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The Federal Government has, on Wednesday, imposed curfew in Nigeria's capital Abuja in recreational centres after a deadly bomb attack two weeks ago at the police headquarters claimed by a radical Islamist sect. The implication is that night clubs and cinemas are forced to close by 10 p.m. Other places affected by the curfew include beer parlours and billiards centres including weekend resorts. Parks and gardens that admit children would now close at 6 p.m

Abuja has also banned the parking of vehicles on roads near government offices to ensure security of lives and property. According to the city's spokesman Muhammad Hazat "These measures are necessitated by the need to ensure adequate security of lives and property in the federal capital territory” following the June 16 bomb attack on the national police headquarters in which the Boko Haram sect claimed responsibility for the attack.

The Abuja measures, which are expected to have negative economic repercussions, have been described by an economic analyst as”overkill". "I think it's a knee-jerk reaction, but its overkill," said an independent analyst Onah Ekhomu. "We are not at war and the authorities can take care of this problem." First, of all by doing that you have already told the terrorists that they have won."

The Niger Delta Integrity Group believes that the curfew was uncalled for because it portrays the nation's security apparatus as inefficient and incapable of dealing with localized crisis. NDIG's Deputy President Comrade Idumange John avers that only the insecure strive for security. It was the Roman historian Publius Cornelius who said “the desire for safety stands against every great and noble enterprise” The Abuja the curfew was imposed in bad faith, and in the eyes of the International Community, It shows that Nigeria has no adequate security or that Boko Haram has infiltrated the forces statutorily empowered to maintain law and order. Apart from the huge economic drawback and discouragement of Foreign Direct Investment, the curfew amounts to shutting down Nigeria, and soon the EU countries and the US may issue travel restrictions, which will jeopardize the transformational agenda of President Goodluck Jonathan.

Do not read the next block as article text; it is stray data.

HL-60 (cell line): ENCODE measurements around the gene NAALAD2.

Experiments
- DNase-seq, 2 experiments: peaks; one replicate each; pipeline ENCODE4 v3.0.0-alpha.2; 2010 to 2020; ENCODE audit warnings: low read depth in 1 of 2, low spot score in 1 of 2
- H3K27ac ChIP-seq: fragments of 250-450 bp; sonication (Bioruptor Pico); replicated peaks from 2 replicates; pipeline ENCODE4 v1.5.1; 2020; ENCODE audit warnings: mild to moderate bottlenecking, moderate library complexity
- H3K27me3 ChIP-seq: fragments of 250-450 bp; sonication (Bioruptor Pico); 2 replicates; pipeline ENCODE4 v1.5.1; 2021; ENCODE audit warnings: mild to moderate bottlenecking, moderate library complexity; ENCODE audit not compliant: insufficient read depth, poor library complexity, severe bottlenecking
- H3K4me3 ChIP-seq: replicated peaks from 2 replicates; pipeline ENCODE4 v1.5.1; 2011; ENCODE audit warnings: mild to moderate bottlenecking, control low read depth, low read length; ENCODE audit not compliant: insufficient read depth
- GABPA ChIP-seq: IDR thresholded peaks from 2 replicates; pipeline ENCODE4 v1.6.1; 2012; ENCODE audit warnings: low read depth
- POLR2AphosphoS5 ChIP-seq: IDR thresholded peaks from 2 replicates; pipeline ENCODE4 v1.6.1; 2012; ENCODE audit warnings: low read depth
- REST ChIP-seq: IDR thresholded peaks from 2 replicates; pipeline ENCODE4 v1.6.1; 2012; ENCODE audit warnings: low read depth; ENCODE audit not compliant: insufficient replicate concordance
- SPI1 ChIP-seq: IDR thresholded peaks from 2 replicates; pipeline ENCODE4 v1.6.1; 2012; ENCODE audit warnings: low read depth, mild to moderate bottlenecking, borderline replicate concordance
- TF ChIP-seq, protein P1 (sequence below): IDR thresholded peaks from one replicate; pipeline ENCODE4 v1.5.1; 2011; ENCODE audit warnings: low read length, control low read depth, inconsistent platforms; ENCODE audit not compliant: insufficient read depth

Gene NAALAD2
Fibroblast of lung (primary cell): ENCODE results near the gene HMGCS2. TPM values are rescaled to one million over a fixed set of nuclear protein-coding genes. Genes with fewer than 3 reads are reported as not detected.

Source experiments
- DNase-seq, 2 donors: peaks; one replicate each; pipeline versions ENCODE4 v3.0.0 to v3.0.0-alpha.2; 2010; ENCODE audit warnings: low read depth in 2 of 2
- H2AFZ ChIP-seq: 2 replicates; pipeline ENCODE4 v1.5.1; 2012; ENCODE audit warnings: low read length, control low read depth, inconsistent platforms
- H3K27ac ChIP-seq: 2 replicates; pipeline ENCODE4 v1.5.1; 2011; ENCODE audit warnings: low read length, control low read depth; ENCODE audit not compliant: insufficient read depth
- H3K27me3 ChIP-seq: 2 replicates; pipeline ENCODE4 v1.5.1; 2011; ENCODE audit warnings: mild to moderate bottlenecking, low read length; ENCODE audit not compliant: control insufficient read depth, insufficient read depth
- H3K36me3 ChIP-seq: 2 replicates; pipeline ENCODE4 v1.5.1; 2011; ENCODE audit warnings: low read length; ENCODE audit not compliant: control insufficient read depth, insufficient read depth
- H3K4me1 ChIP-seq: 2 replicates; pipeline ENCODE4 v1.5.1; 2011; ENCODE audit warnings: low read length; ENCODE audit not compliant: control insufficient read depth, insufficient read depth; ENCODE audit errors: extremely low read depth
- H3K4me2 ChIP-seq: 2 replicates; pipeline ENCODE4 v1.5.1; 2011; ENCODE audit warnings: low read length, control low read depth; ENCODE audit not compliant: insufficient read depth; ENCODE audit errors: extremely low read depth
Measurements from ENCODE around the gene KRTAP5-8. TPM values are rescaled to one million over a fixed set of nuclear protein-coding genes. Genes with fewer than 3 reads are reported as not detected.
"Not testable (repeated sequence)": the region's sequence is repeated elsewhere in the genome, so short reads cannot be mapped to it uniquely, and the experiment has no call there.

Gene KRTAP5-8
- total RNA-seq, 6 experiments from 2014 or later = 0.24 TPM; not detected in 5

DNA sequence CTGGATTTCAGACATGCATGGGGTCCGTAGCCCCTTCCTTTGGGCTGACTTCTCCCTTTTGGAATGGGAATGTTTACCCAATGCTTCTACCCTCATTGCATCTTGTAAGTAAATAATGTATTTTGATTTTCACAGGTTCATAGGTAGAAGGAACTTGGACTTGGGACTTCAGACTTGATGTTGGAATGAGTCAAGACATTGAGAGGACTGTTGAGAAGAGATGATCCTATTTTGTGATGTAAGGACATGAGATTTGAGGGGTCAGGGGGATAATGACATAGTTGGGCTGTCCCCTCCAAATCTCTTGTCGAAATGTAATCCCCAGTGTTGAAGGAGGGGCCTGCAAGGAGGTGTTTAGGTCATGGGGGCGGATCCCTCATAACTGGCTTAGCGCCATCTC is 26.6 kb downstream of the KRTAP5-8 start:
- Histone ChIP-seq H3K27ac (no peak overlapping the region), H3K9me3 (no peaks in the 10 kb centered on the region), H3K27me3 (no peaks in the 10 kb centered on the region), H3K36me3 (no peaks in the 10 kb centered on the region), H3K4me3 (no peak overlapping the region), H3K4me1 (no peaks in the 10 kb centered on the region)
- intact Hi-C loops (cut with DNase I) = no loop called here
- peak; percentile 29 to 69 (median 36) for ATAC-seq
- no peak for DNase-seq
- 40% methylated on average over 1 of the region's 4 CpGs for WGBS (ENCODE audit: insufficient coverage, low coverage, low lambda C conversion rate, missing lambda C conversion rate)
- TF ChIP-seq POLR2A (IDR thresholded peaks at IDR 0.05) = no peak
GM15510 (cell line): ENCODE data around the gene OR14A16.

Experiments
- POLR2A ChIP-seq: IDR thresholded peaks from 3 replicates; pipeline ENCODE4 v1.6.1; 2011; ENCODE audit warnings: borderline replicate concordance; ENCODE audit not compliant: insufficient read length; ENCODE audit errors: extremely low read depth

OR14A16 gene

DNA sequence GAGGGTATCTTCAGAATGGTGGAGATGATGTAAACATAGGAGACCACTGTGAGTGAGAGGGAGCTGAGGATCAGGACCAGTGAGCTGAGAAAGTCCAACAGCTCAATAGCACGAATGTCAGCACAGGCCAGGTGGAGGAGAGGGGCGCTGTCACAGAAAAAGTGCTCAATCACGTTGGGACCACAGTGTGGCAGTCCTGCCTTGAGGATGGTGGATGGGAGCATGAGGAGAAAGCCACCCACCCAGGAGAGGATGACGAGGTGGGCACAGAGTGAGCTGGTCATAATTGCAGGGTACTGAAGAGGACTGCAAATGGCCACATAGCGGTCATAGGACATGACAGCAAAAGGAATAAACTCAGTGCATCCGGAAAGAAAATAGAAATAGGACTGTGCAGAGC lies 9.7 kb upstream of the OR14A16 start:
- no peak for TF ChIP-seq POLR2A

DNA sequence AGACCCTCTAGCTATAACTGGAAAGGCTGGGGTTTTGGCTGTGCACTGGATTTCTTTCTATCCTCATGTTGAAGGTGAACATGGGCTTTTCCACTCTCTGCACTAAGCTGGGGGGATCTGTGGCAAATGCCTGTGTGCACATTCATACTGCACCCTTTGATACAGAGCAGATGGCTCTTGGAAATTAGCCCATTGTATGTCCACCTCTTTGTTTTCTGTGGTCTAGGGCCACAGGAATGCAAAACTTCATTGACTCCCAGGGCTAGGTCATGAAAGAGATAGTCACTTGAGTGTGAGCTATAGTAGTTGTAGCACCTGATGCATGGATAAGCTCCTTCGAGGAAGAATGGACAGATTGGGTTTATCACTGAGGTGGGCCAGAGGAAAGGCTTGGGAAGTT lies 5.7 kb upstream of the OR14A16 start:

One of the Groups spokesperson Ms. Lynda Obayuwana analyzed the situation and said it was embarrassing for Nigeria to impose a curfew on the State capital because Nigeria is seen as giant of Africa. Nigeria has been at the arrowhead of peace keeping efforts in Sierra Leone, Liberia, Sudan and other parts of continental Africa, but wondered why the Goodluck administration cannot handle this localized sectarian violence, she said!

The Secretary General of NDIG added his voice to the dangers the curfew portends. It shows that the 'giant of Africa' has indeed been weakened by religious bigotry, pseudo-federalism and corruption in the security intelligence agencies”. It is a bad start for an administration, in which Nigerians massively voted.

The NDIG urges the Federal Government carry out a surgical operation by spreading its investigative dragnet beyond the shores of Nigeria and beam a more penetrating searchlight on the security forces and lift the curfew without delay because it amounts to a relapse to the 'military days', and the action bodes ill for a country that claims to have conducted free and fair elections. NDIG believes that the activity of the sect is a threat to democracy and good governance in the country, which economy is already comatose because of low foreign investment. The Abuja curfew is a sign that the promise made to Nigerians by the administration on security may just be honorific.

Idumange John Lynda Obayuwana

July 1, 2011